‘Schizophrenic’ killer’s wife wants quick SC review

Published: September 28, 2017
Email
 it was a myth that people with schizophrenia could not recover and live normal lives. DESIGN: AMNA IQBAL

it was a myth that people with schizophrenia could not recover and live normal lives. DESIGN: AMNA IQBAL

ISLAMABAD: The wife of a death row prisoner has requested the Supreme Court to decide on her review petition against a high court decision that a psychiatric disorder such as schizophrenia is not grounds for a reduction in sentence.

Imdad Ali of Burewala district was awarded a death sentence in 2002 in a murder case. His sentence was upheld by all superior courts, including the Supreme Court. The president has also rejected his mercy petition.

However, when black warrants were issued for his execution on July 26, 2016, his wife Safia Bano filed a writ petition in the Lahore High Court Multan bench to delay her husband’s hanging on the grounds of mental illness. The high court rejected her plea on August 23 last year.

She then approached the apex court with the same plea. A three-member Supreme Court bench headed by Chief Justice of Pakistan Justice Anwar Zaheer Jamali upheld the decision of the high court in a short order on September 27 last year.

In its detailed judgment issued, the Supreme Court said, “Schizophrenia is not a permanent mental disorder, rather it is an imbalance which can increase or decrease depending on the level of stress.”

Safia later challenged the SC’s September 27 order.

The case is pending before the SC and was initially fixed for October 31, 2016, where the court issued notices to the attorney general and issued a stay of execution.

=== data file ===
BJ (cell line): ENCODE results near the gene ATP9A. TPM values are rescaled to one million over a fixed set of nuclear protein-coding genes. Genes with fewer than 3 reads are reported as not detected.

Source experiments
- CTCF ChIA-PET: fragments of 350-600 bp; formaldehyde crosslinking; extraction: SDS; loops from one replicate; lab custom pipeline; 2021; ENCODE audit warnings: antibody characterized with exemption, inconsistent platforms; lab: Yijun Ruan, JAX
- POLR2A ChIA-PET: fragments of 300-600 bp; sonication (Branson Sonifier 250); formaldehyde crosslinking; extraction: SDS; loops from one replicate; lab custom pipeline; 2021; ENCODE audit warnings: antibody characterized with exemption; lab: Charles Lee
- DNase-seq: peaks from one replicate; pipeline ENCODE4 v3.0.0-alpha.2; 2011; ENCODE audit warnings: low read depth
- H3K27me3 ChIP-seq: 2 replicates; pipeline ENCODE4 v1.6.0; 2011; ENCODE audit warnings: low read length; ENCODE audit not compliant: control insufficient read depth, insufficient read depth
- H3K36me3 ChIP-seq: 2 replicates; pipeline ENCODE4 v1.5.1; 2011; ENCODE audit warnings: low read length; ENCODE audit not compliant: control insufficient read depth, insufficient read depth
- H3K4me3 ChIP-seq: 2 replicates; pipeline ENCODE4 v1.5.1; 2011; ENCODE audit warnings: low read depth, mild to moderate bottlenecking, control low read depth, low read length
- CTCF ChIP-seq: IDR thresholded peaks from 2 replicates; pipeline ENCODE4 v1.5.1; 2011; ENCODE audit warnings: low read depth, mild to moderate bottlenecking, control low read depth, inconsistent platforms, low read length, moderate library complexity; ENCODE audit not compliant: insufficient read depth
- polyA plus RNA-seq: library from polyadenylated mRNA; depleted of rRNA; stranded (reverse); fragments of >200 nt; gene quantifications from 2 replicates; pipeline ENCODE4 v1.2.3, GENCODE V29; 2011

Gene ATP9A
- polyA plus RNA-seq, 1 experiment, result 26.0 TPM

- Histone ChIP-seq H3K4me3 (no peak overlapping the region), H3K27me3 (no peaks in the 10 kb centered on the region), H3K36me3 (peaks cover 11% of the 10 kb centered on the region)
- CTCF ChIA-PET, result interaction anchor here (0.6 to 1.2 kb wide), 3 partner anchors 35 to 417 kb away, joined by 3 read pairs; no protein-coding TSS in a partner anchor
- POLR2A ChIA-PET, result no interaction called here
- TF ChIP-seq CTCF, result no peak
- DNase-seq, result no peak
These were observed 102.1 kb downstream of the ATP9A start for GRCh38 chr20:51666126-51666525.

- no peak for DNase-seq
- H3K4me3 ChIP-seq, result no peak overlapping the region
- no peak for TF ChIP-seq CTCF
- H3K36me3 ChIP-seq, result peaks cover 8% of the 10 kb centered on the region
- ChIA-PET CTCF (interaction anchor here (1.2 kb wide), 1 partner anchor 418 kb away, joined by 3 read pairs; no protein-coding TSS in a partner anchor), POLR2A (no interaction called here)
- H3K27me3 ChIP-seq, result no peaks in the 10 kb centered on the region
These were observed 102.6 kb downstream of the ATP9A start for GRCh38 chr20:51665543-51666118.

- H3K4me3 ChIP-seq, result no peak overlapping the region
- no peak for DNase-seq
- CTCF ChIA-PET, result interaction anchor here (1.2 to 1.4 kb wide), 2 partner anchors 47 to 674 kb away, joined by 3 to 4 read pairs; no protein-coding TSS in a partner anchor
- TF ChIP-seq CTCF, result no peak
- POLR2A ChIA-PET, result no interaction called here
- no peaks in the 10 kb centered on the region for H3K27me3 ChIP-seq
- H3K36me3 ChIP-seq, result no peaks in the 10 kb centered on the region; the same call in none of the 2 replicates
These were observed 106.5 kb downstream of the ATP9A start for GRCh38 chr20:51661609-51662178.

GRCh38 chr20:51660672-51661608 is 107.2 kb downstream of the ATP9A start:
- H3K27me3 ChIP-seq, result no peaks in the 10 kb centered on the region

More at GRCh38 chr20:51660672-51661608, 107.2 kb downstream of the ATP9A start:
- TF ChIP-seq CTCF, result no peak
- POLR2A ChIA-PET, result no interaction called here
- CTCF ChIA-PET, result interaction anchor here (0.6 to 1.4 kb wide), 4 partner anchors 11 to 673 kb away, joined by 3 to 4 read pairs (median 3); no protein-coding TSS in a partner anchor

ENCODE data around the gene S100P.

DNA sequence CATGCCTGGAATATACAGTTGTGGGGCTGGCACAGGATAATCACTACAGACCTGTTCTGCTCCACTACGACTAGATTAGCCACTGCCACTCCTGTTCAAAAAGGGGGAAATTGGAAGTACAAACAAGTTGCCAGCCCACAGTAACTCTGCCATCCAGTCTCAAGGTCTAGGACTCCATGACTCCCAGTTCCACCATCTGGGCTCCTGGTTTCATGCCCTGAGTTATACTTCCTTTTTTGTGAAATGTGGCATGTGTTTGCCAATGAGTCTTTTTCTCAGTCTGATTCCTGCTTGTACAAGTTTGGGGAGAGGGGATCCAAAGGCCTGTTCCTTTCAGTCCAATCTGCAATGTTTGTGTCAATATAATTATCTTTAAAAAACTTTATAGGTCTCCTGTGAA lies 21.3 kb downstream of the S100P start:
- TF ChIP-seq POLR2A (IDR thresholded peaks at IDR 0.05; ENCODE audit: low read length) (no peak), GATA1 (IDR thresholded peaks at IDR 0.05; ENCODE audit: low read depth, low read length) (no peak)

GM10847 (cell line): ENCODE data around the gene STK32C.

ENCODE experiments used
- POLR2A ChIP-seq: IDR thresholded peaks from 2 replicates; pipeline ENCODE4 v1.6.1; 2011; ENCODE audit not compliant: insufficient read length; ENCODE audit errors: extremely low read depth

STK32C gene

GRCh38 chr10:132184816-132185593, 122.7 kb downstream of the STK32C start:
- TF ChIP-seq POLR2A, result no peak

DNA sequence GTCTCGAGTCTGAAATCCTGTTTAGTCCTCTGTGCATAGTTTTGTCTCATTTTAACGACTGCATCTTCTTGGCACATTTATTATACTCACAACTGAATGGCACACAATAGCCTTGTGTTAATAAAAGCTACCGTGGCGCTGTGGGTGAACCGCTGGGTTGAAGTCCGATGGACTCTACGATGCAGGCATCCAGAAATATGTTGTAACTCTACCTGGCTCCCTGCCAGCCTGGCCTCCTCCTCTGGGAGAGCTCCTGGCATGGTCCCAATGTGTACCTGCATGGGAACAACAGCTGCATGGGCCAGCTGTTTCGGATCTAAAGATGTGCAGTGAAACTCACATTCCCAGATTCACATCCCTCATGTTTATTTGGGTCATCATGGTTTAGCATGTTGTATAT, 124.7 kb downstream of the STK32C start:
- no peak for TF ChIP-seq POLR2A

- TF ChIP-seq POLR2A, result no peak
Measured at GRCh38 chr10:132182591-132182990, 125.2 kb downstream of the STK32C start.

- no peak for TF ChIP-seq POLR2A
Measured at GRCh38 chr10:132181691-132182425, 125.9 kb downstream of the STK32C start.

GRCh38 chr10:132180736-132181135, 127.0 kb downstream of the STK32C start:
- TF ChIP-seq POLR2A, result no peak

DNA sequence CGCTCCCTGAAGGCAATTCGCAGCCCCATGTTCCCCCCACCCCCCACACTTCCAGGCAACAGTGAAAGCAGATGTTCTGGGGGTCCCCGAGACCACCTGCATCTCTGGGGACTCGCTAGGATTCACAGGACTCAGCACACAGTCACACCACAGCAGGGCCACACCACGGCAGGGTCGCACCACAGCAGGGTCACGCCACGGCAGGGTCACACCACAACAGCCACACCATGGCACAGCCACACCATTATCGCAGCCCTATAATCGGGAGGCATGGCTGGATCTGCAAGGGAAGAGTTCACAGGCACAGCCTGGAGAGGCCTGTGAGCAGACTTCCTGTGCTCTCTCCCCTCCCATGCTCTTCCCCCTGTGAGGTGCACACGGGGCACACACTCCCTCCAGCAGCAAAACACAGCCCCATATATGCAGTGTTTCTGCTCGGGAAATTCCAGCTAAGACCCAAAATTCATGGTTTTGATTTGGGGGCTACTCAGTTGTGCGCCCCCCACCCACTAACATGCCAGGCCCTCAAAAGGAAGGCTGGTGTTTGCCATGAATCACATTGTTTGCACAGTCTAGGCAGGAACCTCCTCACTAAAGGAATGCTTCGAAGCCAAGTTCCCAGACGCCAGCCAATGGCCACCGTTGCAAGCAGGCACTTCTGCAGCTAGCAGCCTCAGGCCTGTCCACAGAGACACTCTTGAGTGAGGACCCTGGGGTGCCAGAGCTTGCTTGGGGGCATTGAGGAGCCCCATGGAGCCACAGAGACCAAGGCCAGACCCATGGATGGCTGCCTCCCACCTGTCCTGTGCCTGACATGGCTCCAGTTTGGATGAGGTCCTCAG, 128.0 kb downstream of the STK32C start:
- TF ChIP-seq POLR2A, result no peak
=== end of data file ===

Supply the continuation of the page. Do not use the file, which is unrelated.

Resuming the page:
Later, the SC constituted a medical board, which has already submitted its report in the apex court.

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“The petitioner is a poor woman and has to undertake a long journey from Vehari in order to see her husband in Adiala Jail, Rawalpindi. Moreover, during the last visit, the petitioner noticed that the physical and mental condition of the husband of the petitioner is deteriorating day-by-day and no positive steps are being taken by jail authorities for his proper care and treatment on the lame excuse of pendency of the titled review petition,” says the early hearing application, filed last month. In the application, she has requested that hearings be scheduled for the first week of October.

Imdad was sentenced to death in 2001 and has spent 16 years on death row, including four years in solitary confinement in the jail hospital due to his mental health. His condition has continued to worsen, according to the petitioner.

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Meanwhile, Director Justice Project Pakistan Executive Director Sarah Belal issued a statement on Wednesday saying that the mentally ill cannot control their disease, but their disease controls them and this vulnerability should only strengthen the legal safeguards protecting them.

“Through Imdad’s case, the SC has the chance to substantially reform Pakistan’s criminal justice system and its handling of mentally ill defendants on death row. Imdad’s condition warrants medical treatment, not the gallows,” she said.

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